One of the biggest loans that most people in the United States take on during their lifetime is a mortgage for their house. Our system generally calls for a down payment of some type followed by a loan to cover the remainder of the house cost. Private mortgage insurance is usually required by the lender when the buyer puts down less than 20% of the sale price of the home he or she may wish to buy.
This insurance protects the lender in the event that the buyer is not able to finish paying off the loan. Once the mortgage is paid down to at least 80% of the home’s value, or possibly when the home’s value appreciates, the Private Mortgage insurance is usually no longer needed.
The sales price of the home is determined by the market value of the home, the area in which the home is located, and the size of the home. These dynamics are factored in when the home’s value is set by the appraiser.
There are several different ways that the Private Mortgage Insurance might be paid. The first option would be for the insurance policy to be paid as escrow is closed on the purchase of the house. This insurance would be for a fixed amount of time. This time frame is determined by when the 80% value will be reached according to the mortgage amortization schedule.
A second option might be that the private mortgage insurance policy payment amount would be combined with the mortgage payment itself, much like property taxes are included with some mortgage payments. Again, this payment would stop at the time when the 80% value is reached and would no longer be part of the mortgage payment.
A third option exists, as well, and many times the buyer may not even know that mortgage insurance exists in their mortgage. Some of the higher interest rates might specify that no mortgage insurance is needed. in actuality, however, the insurance payment has been added to the interest rate quoted on the prepared mortgage payment.
The private mortgage insurance premium is determined by several factors. One important issue is whether or not the home is investment property or whether it is a primary or secondary residence for the borrower. Another item that would be considered is the loan amount against the current appraisal value of the home. Of primary importance would be the borrower’s credit score.
Until 2007, private mortgage insurance premiums were not deductible on the home buyer’s income taxes. It was for this reason that many people who did not have the full 20% down payment would consider a second mortgage. The second mortgage would provide the money for 10 or 15% of the down payment, depending on the need of the borrower.
Now, however, a borrower may deduct premiums for the private mortgage insurance for up to three years on their tax returns. In many cases, this deduction has made it more cost effective to purchase the insurance than to obtain a second mortgage.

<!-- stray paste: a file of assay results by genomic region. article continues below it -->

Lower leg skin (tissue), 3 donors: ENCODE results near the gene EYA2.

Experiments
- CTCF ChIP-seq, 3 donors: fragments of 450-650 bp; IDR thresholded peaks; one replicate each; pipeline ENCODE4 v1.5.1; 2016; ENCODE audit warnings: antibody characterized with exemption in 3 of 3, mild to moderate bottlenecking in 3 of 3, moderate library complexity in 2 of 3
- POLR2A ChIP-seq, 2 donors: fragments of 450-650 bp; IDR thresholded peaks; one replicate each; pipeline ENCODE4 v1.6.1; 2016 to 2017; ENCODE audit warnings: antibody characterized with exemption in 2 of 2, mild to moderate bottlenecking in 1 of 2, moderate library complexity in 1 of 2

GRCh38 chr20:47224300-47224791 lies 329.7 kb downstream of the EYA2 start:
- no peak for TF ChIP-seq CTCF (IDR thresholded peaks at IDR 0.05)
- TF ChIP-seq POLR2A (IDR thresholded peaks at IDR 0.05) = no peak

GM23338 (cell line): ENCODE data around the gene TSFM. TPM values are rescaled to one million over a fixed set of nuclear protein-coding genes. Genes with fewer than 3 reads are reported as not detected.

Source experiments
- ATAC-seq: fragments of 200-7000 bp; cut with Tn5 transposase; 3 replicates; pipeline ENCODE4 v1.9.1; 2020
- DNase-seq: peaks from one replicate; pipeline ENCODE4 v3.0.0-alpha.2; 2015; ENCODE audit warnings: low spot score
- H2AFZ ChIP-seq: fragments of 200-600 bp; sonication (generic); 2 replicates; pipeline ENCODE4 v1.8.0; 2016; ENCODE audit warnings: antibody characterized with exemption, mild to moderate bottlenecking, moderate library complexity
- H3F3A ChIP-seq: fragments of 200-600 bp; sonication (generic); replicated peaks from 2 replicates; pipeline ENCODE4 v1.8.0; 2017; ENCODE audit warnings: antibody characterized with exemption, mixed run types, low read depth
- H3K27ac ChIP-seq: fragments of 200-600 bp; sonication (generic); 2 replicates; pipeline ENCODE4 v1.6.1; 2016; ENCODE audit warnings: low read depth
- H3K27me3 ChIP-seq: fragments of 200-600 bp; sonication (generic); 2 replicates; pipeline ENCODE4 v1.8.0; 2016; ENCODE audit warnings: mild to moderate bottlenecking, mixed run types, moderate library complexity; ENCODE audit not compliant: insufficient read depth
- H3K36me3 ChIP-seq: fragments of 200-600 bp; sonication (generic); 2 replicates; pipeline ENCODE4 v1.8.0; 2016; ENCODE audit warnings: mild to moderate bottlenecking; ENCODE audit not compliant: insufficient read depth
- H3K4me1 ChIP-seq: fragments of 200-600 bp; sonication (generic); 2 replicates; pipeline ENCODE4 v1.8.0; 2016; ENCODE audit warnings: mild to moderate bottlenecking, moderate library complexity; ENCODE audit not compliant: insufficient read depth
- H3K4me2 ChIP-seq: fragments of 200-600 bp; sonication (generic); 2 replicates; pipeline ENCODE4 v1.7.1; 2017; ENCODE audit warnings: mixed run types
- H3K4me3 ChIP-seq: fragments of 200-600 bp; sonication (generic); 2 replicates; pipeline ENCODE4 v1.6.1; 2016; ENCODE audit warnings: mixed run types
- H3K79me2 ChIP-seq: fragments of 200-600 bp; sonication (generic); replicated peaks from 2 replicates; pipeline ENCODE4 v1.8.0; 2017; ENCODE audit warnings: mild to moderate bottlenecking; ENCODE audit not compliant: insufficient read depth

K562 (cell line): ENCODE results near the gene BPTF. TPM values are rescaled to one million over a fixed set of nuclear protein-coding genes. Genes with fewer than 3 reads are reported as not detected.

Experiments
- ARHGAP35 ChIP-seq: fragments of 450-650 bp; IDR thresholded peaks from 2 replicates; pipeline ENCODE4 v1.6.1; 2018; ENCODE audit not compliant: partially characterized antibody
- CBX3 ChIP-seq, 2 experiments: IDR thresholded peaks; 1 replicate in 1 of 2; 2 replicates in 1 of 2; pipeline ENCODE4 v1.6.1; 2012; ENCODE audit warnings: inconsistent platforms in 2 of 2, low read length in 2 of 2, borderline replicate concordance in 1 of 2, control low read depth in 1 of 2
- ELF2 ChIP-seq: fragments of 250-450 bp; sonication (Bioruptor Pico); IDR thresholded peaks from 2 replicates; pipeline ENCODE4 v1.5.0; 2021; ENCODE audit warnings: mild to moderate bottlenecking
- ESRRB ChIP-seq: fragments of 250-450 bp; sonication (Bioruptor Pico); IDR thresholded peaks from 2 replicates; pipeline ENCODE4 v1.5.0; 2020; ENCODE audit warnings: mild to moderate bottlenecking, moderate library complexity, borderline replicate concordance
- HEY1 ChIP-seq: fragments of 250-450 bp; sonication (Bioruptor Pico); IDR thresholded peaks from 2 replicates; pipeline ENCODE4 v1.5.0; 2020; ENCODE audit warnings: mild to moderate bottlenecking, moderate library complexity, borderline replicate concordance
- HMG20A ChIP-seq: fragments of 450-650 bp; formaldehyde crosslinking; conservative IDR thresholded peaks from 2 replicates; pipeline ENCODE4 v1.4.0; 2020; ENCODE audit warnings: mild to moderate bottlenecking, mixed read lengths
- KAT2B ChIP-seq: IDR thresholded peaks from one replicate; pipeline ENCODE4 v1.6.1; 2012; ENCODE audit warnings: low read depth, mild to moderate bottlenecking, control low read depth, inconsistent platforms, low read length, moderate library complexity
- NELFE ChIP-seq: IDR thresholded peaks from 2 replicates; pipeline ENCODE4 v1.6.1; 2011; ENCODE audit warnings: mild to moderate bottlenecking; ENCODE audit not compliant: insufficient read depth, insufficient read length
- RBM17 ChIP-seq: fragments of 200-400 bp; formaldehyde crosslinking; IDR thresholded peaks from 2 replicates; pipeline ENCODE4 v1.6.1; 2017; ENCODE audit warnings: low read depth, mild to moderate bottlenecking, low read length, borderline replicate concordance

According to the Homeowners Protection Act passed in 1998, most private mortgage insurance policies automatically cancel when the 78% loan-to-value is reached. Defaulting on the payments or making late payments will, however, allow the lender to continue to require this insurance. This requires less of the home buyer because of the automatic percentage built into the policy. The savvy home buyer will, of course, want to mark this date on a calendar and check to make sure this is taken care of promptly.
Legally, the lender can hold the borrower liable for the premium on the private mortgage insurance policy until the value of the home reaches 78% of the loan-to-ratio value. Once that obligation has been met, the lender will probably require that the home be appraised again to make sure the insurance is no longer needed.
However, if the home buyer’s credit score is good and all the payments are current, there is another option. He or she may be able to petition to have the private mortgage insurance removed when 20% of the home’s value has been paid by the borrower.
Exceptions to these two allowances for termination of the private mortgage insurance may not be allowed on loans that are considered to be high risk by the lender. Another situation which may influence whether the lender allows for termination of the policy may be the presence of other liens on the land and/or the home.
Many considerations go into the buying of a home. If the home buyer has less than 20% down payment, he or she needs to be prepared for this to be one of those considerations. Just as property taxes and home owner’s insurance are part of the home owner’s future, so private mortgage insurance is part of the home buyer’s assortment of tasks to be dealt with as they look into the details of their new purchase.